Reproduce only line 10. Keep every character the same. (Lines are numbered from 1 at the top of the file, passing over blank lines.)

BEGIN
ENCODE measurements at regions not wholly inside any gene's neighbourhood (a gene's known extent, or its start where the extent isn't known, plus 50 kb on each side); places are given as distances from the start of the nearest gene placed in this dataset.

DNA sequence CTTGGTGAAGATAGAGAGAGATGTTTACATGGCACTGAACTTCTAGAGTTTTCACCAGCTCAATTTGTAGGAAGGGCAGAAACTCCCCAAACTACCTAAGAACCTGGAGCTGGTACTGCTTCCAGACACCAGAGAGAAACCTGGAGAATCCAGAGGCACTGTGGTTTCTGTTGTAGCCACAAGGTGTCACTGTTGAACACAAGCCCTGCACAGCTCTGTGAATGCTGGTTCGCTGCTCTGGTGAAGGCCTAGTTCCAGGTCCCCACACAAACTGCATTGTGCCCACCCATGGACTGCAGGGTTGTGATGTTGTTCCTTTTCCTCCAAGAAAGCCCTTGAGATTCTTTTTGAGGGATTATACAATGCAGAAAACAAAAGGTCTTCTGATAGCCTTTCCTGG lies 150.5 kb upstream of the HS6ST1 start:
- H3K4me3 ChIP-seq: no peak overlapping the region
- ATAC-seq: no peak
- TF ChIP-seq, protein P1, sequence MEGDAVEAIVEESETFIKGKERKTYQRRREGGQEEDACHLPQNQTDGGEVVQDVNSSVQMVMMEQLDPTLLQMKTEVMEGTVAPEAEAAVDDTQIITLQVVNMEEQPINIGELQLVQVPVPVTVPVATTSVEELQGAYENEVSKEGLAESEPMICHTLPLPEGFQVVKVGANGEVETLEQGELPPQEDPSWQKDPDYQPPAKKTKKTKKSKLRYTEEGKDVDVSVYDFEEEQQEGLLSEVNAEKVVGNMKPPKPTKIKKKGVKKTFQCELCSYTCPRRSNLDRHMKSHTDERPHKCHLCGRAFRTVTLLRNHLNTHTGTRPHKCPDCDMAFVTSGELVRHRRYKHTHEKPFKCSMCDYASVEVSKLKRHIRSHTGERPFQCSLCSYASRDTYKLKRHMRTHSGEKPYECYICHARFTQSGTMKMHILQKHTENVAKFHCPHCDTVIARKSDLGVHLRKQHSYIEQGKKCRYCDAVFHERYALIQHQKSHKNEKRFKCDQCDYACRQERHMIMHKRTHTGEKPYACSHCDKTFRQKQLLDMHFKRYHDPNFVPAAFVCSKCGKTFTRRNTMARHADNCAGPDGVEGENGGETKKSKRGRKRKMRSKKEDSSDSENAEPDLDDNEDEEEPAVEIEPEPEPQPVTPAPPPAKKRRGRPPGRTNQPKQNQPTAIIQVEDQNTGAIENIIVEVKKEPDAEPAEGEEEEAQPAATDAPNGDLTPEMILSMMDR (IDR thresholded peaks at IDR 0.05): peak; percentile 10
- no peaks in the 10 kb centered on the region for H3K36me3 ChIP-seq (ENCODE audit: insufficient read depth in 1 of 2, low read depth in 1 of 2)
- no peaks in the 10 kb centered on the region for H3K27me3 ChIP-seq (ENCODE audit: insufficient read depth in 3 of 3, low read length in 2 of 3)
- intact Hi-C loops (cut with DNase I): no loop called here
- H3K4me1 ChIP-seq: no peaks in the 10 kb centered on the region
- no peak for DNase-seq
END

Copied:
- no peak for DNase-seq